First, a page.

IEEE 802.1x + MD5 authorization on OpenWrt

Published on April 14, 2010

IEEE 802.1x + MD5 authorization on OpenWrt

    Recently, home network providers among a variety of authorization methods began to appear a method using the IEEE 802.1x standard. The protocol works very simply: until the client has identified itself, only 802.1x packets run on the port. On Windows, you can configure authentication in a few clicks, but more often a wireless router is installed at home that distributes the Internet. This topic will discuss how to establish IEEE 802.1x + MD5 authorization on an OpenWrt compatible device.


    There are many ways to install. As a rule, it all boils down to the fact that the firmware image downloaded from the OpenWrt website is uploaded via the router’s web interface, more details can be found on the aforementioned website. Suppose we already have a device with OpenWrt installed: Linksys WRT54GL v1.1 and Kamikaze firmware 8.09.2 will be used as a victim.
    So:
    1. Download the firmware and flash our router.
    2. We go to it for the first time by telnet root@192.168.1.1 and change the password with the passwd command, after which telnet will be disabled and ssh enabled.
    3. We need to install a “special” wpa_supplicant, with roboswitch driver support:
      ssh root@192.168.1.1
      cd /tmp
      opkg update
      wget www.liacs.nl/~jwitteve/openwrt/8.09/brcm-2.4/packages/wpa-supplicant_0.6.9-2_mipsel.ipk
      opkg install wpa-supplicant_0.6.9-2_mipsel.ipk

    4. Create a configuration file for wpa_supplicant, for example /etc/config/wpa_supplicant.conf:
      ap_scan = 0
      network = {
          ssid = ""
          key_mgmt = IEEE8021X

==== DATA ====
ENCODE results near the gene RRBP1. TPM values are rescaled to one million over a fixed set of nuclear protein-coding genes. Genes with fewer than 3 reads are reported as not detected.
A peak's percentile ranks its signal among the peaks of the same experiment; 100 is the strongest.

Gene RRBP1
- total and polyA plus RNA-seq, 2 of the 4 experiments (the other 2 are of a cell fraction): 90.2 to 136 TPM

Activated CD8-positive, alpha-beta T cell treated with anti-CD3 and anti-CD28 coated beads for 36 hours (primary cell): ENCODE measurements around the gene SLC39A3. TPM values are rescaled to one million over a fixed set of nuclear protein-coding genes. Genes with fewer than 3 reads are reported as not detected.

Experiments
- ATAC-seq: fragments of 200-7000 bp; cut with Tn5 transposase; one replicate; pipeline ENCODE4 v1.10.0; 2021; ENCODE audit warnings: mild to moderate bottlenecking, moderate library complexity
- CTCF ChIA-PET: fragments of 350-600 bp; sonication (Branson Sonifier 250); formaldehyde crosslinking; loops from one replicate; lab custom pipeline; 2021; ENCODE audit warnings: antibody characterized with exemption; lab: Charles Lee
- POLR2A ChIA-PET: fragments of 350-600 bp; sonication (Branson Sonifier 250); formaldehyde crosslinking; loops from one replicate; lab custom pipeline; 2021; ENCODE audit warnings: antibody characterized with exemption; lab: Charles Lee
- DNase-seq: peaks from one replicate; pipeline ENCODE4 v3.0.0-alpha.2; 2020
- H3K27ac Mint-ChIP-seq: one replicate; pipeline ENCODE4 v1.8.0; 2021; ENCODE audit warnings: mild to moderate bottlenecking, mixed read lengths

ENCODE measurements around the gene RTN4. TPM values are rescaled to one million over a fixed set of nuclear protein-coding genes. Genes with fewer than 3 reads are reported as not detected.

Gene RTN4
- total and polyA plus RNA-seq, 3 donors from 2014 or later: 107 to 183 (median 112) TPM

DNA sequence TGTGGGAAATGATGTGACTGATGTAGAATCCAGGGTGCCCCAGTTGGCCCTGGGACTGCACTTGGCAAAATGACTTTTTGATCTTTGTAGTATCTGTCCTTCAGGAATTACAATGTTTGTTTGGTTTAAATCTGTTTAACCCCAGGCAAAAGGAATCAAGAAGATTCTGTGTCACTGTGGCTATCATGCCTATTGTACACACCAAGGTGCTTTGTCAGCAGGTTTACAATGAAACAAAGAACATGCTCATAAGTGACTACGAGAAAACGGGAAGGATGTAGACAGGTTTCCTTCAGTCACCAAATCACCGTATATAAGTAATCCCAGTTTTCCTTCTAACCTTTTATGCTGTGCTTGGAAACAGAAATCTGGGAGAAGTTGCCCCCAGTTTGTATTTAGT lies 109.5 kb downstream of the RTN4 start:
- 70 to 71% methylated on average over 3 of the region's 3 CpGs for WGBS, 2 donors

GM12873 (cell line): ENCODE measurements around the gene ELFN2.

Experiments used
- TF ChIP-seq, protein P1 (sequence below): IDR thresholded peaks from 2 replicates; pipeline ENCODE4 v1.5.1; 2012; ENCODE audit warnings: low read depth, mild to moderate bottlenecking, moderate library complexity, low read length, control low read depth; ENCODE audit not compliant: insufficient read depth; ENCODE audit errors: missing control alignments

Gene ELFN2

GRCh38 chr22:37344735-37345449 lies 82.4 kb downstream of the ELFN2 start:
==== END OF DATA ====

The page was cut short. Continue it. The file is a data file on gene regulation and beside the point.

eap = MD5
          identity = "login"
          password = "password"
      }
      

      In addition to MD5, there are other authentication methods, such as TTLS PAP, in which case certificates are required. You can read more about other methods, for example, in man wpa_supplicant
    5. Now you can make a test run. In the case of WRT54GL, the provider’s wire is plugged into the WAN port, which is listed as eth0.1 in the system: In case everything is ok, we will see: And now we can get the address:
      # wpa_supplicant -dd -D roboswitch -c /etc/config/wpa_supplicant.conf -i eth0.1
      Initializing interface 'eth0.1' conf '/etc/config/wpa_supplicant.conf' driver 'roboswitch' ctrl_interface 'N/A' bridge 'N/A'
      Configuration file '/etc/config/wpa_supplicant.conf' -> '/etc/config/wpa_supplicant.conf'
      Reading configuration file '/etc/config/wpa_supplicant.conf'


      ...
      EAPOL: SUPP_PAE entering state AUTHENTICATED
      EAPOL: Supplicant port status: Authorized
      ...
      EAPOL authentication completed successfully


      # udhcpc -i eth0.1
      udhcpc (v1.15.3) started
      Sending discover...
      Sending select for x.x.x.x...
      Lease of x.x.x.x obtained, lease time 21600



    And that is not all, because it is necessary to make everything work automatically.
    Create the init script /etc/init.d/wpa_signin:
    #! / bin / sh /etc/rc.common
    START = 99
    start () {
            / usr / sbin / wpa_supplicant -i eth0.1 -D roboswitch -B -c /etc/config/wpa_supplicant.conf
    }
    

    Do not forget to enable it:
    # /etc/init.d/wpa_signin enable

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